Updated: Statement from AMD.
AMD has confirmed that some of its processors contain a bug that could cause program errors under certain specific conditions.
The bug was initially discovered by Matt Dillon of OS developer DragonFly BSD, who outlined the issue in a newsgroup post late last year. AMD has now confirmed to Dillon that the bug does indeed exist in some of its CPUs.
"AMD has taken your example and also analyzed the segmentation fault and the fill_sons_in_loop code. We confirm that you have found an erratum with some AMD processor families. The specific compiled version of the fill_sons_in_loop code, through a very specific sequence of consecutive back-to-back pops and (near) return instructions, can create a condition where the process or incorrectly updates the stack pointer."
Dillon says that he was "pretty stoked," because, "it isn't every day that a guy like me gets to find an honest-to-god hardware bug in a major CPU." Confirming the bug was tricky and involved writing a custom fully bootable version of the Dragonfly OS.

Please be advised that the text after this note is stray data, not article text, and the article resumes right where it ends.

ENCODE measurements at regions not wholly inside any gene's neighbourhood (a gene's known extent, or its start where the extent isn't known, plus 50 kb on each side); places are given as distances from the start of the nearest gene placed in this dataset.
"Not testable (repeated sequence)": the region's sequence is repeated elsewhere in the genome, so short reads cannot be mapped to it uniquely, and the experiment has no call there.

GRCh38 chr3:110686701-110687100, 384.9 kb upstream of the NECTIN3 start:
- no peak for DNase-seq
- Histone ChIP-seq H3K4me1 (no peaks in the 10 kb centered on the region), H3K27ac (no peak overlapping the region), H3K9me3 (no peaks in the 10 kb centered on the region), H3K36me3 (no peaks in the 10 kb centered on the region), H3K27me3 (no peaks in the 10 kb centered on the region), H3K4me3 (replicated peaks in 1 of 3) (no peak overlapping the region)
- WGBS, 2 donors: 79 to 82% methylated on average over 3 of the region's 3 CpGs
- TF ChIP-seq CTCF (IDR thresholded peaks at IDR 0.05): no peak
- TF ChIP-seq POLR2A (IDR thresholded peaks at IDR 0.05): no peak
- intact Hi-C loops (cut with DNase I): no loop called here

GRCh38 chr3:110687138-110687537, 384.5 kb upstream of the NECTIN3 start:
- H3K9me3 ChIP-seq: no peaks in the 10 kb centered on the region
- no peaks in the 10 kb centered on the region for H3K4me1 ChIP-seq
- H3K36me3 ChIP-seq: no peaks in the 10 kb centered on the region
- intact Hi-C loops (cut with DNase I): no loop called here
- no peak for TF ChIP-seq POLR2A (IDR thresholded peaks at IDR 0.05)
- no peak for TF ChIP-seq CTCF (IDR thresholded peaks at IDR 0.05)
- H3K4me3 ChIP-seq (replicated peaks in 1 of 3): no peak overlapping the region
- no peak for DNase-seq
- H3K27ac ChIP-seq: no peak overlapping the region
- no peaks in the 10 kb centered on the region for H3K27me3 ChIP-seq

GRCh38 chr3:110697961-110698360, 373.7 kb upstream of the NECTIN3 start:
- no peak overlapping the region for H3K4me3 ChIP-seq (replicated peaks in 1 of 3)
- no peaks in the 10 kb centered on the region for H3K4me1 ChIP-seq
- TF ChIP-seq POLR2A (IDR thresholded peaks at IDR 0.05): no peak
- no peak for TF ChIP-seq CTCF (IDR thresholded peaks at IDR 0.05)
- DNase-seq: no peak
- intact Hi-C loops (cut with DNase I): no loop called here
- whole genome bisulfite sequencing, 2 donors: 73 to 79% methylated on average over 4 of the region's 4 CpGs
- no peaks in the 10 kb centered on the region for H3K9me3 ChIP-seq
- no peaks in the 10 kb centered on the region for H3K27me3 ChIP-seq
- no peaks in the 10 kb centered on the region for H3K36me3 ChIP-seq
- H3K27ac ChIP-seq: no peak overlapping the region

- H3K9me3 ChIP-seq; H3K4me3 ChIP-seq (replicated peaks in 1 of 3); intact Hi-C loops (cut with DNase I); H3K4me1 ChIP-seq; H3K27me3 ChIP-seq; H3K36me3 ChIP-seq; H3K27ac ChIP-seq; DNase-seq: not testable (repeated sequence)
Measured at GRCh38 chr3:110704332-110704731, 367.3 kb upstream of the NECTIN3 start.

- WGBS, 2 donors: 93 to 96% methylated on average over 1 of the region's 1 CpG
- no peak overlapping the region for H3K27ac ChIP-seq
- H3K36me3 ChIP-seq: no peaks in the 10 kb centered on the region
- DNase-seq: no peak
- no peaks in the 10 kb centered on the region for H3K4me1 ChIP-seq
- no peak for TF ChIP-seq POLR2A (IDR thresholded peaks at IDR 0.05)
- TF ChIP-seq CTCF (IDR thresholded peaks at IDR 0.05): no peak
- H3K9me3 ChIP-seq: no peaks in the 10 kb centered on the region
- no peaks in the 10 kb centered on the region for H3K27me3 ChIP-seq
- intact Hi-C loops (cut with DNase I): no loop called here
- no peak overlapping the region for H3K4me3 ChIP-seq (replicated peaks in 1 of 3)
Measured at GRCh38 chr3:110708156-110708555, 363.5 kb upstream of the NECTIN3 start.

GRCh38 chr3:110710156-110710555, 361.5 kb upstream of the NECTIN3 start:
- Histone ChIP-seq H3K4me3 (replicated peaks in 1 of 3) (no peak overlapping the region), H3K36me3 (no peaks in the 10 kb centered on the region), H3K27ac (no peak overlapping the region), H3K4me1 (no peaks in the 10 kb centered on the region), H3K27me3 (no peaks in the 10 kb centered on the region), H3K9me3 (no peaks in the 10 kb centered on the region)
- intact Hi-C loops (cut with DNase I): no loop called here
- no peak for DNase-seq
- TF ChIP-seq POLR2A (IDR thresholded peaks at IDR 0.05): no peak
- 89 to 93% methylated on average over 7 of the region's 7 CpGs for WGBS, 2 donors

AMD offered the following statement:
A program exception has been identified in previous generations of the AMD Opteron processor that occurs in certain environments that leverage a very specific GCC compiler build. A workaround has been identified for the small segment of customers this could potentially impact.
Also, this marginal erratum impacts the previous four generations of AMD Opteron processors which include the AMD Opteron 2300,8300 8300("Barcelona" and "Shanghai",) 2400, 8400 ("Istanbul",) and 4100, 6100 ("Lisbon" and "Magny-Cours") series processors.
It's worth pointing out that what's special about this story is not the fact that a bug was discovered in a CPU (errata for CPU bugs is common and nothing special or newsworthy most of the time) but the fact that it was discovered by a third-party software developer.
The news of this bug comes a day following the announcement that AMD was giving up its remaining 8.8 percent equity stake it held in GlobalFoundries after spinning off its manufacturing arm three years ago. This move will force the company to take a charge of $703 million in the first quarter but will allow it to be more flexible in choosing manufacturing partners, GlobalFoundries and TSMC, for its 28nm products.